This thoughtful exploration highlights the need for researchers, practitioners and policymakers to find the answers to two important questions:
1. When does instability pose a threat to a child’s well-being?
2. What can be done to ameliorate the adverse impact?
Clearly change in circumstances is normal over the course of a life of a child and family. Some changes can even be positive. They occur because a family has a chance to move to a better school, move into bigger home, or follow a parent to a better job. As children get older, transitions to new schools naturally occur.
Even when change is not planned, anticipated, or even desired, instability can often still have a positive effect because it teaches a child and his or her family new skills and habits including resiliency, tenacity, and grit in the face of adversity.
How do we know when instability is no longer a “bump in the road” to be overcome but a major threat to a child’s well-being and the ability of their family to keep their child on a path to a better future?
Previous research examining the connection between maternal risk factors and absenteeism from school (also a form of instability) offers useful insight. In her 2008 analysis, Romero found the best predictor of chronic absence (missing 10 percent or more of school for any reason) was cumulative risk, or the presence of three or more of the following risks: poverty, teenage or single parenting, low levels of maternal education, receipt of welfare, unemployment, poor maternal health, food insecurity, and a large family size.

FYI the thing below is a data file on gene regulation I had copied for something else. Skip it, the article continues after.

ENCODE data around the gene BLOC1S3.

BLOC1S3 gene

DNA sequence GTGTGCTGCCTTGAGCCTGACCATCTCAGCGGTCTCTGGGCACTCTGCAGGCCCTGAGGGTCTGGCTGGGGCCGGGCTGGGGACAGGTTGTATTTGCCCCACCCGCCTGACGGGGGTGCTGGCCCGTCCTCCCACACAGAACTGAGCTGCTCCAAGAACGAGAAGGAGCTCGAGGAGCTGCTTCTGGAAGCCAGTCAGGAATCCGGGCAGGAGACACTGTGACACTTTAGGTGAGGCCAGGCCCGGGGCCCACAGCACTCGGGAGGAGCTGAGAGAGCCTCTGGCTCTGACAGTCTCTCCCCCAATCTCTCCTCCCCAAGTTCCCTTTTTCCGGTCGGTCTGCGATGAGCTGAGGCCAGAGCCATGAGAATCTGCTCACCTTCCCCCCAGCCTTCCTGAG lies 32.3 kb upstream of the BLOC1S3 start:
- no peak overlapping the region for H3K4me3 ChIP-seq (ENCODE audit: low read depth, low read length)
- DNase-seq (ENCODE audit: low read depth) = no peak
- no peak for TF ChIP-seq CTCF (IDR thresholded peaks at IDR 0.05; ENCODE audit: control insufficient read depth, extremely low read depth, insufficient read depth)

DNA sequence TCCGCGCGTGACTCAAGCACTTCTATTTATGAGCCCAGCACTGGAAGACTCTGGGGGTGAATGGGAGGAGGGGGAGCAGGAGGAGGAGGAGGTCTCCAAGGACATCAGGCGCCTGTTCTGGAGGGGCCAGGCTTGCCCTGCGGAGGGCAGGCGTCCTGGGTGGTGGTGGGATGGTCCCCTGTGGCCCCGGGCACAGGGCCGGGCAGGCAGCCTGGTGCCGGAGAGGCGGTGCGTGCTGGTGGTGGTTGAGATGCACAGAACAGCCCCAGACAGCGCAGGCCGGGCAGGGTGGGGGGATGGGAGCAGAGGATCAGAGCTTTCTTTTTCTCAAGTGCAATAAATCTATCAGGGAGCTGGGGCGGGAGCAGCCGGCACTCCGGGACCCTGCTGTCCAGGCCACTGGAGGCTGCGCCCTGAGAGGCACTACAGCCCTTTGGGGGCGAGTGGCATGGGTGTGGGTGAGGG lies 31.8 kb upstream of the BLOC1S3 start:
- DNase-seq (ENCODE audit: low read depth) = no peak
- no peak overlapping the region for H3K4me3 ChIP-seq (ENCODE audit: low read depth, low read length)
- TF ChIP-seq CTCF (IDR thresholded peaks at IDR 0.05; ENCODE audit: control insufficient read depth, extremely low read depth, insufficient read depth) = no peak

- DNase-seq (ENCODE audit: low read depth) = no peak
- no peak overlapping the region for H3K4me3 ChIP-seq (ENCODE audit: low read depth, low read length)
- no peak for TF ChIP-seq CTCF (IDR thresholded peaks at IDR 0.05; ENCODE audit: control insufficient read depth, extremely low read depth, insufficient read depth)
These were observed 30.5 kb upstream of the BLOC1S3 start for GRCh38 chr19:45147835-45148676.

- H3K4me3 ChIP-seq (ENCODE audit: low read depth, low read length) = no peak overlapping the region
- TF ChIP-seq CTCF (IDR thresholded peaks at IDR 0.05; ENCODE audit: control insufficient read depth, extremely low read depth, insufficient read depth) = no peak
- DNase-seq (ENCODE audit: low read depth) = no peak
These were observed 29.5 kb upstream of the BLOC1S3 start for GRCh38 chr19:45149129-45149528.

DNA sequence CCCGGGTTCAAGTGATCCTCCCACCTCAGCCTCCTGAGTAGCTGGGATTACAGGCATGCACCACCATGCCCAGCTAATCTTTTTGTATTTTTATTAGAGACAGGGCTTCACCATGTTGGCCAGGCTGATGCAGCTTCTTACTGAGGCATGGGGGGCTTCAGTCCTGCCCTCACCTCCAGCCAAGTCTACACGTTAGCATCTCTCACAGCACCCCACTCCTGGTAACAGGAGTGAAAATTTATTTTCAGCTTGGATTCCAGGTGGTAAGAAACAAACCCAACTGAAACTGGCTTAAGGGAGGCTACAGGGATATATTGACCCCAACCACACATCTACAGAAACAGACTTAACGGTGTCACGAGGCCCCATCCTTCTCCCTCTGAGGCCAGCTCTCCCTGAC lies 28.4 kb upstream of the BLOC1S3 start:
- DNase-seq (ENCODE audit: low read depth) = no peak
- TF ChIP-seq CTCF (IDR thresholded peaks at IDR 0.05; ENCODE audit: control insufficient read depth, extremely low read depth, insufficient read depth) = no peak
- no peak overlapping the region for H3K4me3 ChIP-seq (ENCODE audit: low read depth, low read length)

Drawing upon these insights, we could hypothesize that instability is most problematic when family structures are fragile and families face multiple forms of instability. When this happens, feelings of stress can become overwhelming and prevent a family from accessing sufficient resources to buffer the impact on their children’s well-being. It is worth exploring whether adverse impacts are greater for younger children.
What can we do to ameliorate the adverse impact of instability? One possibility is to become more adept at using data to identify and offer supports to students, families and neighborhoods that are at risk because of fragile family structures and multiple forms of instability.
We also need to better understand what is needed beyond just resources that address the source of such instability as being homeless or the loss of a job. For example, what would help families develop sensitive parenting skills that reduce the stress levels in their children triggered by instability? How can we ensure teachers and other service providers have the skills to help children cope and thrive despite the challenges their families face?
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July 18th, 2014
When young children repeatedly miss school, this can be a sign of problems at home: Mom has lost her job. Dad has been deported. The family is living in a shelter. A parent is ill.
To address this, Michigan’s Kent County uses Kent School Services Network (KSSN), a community school initiative that places providers such as community school coordinators and behavioral health clinicians in the county’s highest-poverty schools to help students and their families succeed.
Each week, at 28 KSSN schools in seven districts — including 16 elementary or K-8 schools — providers hold attendance meetings with school staff to identify and help students with attendance issues.